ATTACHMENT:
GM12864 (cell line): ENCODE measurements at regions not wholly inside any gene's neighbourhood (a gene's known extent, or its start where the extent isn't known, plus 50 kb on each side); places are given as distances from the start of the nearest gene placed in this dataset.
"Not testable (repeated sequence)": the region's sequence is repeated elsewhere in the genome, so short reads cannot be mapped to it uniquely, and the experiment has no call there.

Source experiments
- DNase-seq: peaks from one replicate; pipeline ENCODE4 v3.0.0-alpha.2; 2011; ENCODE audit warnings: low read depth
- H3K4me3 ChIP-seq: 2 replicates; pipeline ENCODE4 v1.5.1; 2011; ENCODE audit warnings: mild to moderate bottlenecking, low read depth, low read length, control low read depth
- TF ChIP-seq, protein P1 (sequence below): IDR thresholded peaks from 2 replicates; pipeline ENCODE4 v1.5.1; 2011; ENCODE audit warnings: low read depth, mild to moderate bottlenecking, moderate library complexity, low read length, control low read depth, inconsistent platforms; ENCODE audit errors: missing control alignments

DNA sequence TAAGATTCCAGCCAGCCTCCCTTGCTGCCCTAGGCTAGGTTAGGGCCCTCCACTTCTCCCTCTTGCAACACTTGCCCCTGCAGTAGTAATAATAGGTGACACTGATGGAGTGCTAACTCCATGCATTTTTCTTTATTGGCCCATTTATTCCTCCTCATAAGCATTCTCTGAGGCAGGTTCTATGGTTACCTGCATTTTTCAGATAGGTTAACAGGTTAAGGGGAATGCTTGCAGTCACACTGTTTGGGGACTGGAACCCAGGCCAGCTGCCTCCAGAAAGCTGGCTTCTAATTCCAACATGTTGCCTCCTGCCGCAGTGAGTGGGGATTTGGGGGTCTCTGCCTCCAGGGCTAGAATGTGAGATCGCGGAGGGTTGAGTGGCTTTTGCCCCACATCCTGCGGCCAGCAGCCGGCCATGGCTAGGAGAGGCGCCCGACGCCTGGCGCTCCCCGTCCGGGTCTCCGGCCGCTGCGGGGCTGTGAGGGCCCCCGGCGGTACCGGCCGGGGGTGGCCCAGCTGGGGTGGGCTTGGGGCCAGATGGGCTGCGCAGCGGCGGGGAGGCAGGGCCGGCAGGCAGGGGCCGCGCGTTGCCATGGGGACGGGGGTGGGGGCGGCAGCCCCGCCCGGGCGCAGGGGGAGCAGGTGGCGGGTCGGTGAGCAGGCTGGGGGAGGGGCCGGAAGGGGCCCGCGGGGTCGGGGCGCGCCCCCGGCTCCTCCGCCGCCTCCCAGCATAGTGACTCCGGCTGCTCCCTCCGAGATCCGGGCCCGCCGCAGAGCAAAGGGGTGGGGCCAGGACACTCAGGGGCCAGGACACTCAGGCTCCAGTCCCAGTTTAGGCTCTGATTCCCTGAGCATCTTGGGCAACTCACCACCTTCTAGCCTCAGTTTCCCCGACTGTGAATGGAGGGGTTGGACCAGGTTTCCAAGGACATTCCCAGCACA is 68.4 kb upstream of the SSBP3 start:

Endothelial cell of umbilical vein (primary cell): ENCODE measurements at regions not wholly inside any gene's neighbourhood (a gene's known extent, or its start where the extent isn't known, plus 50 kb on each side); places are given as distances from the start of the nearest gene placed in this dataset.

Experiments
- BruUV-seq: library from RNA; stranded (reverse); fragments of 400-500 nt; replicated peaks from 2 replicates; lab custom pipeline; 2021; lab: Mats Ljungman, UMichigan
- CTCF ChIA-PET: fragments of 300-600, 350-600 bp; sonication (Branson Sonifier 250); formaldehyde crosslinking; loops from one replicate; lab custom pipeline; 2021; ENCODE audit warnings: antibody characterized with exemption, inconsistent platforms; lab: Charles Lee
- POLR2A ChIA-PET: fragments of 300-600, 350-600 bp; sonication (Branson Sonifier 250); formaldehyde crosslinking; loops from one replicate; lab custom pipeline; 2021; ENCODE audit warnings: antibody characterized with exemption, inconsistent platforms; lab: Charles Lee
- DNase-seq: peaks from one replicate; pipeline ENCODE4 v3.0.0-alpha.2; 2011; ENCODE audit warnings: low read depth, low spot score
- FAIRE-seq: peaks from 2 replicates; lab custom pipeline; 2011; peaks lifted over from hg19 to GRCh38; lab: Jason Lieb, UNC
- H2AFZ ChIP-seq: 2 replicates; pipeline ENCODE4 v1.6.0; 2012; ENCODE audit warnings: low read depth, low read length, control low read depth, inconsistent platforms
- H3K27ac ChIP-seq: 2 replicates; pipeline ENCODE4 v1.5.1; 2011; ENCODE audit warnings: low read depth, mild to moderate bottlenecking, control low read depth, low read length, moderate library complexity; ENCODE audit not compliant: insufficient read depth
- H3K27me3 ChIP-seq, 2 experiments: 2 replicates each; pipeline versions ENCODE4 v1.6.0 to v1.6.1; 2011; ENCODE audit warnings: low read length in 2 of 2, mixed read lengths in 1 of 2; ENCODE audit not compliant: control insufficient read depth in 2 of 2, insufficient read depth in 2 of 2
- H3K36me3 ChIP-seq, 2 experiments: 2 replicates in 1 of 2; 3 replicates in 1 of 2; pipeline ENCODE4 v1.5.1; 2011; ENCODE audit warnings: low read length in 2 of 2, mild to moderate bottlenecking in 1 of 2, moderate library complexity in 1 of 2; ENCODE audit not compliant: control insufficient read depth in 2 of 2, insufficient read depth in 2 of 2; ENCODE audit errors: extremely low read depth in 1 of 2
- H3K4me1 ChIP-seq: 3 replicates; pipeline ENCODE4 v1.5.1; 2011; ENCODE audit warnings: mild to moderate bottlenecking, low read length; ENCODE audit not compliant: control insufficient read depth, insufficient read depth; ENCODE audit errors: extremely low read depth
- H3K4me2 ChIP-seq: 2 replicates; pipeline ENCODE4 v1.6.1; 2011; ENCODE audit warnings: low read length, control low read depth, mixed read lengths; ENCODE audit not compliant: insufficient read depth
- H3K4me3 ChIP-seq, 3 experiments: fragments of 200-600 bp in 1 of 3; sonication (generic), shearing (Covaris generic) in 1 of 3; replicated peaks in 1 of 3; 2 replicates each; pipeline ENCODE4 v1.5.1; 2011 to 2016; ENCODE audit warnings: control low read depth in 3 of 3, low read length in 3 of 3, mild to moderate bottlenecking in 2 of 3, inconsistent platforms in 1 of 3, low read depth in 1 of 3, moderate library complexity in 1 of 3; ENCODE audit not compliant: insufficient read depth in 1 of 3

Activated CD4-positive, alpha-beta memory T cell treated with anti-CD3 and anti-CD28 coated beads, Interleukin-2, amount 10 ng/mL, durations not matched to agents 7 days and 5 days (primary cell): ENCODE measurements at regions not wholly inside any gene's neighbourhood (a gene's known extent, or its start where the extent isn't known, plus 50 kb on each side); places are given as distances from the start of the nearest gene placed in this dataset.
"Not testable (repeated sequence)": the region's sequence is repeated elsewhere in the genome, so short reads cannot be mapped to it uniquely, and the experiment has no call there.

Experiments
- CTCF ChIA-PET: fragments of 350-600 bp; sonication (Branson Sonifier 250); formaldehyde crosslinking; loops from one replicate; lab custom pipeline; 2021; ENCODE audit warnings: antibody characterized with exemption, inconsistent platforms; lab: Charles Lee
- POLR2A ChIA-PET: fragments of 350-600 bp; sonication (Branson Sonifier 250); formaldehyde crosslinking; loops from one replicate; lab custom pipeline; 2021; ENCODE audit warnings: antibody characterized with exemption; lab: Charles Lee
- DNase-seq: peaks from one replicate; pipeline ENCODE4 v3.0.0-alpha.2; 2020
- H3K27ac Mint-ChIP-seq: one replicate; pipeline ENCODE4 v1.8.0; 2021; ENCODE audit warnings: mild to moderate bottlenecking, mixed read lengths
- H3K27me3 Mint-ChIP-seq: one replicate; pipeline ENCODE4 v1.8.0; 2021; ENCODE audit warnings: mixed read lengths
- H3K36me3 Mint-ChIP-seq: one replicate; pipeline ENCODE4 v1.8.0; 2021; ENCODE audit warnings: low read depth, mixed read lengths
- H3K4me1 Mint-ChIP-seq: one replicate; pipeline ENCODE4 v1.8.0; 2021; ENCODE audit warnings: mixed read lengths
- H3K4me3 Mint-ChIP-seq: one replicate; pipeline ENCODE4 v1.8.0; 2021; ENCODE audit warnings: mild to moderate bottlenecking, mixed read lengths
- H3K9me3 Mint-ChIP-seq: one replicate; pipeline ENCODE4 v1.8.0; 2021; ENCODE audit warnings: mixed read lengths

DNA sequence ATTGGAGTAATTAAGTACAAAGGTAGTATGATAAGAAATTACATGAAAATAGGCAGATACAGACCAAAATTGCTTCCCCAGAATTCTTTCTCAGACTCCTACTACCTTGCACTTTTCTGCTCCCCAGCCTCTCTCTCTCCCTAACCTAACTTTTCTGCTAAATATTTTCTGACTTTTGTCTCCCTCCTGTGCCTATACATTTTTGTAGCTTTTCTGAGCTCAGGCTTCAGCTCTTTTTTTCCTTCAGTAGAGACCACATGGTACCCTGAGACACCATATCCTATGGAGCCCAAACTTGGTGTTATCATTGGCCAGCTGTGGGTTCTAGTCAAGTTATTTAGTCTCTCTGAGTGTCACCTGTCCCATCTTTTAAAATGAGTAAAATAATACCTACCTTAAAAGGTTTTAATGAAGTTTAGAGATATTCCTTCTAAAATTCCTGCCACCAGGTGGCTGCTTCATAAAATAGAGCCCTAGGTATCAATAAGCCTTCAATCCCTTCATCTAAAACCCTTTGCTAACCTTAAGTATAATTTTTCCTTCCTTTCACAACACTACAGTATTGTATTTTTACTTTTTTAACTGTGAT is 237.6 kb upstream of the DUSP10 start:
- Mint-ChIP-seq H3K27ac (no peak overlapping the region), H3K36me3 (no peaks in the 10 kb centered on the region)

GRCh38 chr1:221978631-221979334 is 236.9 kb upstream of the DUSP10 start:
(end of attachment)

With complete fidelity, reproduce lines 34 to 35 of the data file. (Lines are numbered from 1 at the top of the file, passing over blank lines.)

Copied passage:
DNA sequence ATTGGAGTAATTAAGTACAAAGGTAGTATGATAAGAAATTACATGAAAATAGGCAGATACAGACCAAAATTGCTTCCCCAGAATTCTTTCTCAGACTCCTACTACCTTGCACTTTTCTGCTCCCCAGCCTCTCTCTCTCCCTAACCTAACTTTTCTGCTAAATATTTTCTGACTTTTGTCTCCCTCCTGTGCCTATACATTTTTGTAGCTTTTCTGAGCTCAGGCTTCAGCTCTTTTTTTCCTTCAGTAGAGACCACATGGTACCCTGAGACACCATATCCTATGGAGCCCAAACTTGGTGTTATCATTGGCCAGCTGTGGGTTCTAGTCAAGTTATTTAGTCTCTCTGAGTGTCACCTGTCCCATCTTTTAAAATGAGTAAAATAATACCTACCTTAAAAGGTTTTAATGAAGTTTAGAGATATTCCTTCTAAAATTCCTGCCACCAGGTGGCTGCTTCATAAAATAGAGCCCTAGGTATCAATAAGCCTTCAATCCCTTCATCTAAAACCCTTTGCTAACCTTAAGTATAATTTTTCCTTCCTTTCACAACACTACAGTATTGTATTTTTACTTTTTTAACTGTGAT is 237.6 kb upstream of the DUSP10 start:
- Mint-ChIP-seq H3K27ac (no peak overlapping the region), H3K36me3 (no peaks in the 10 kb centered on the region)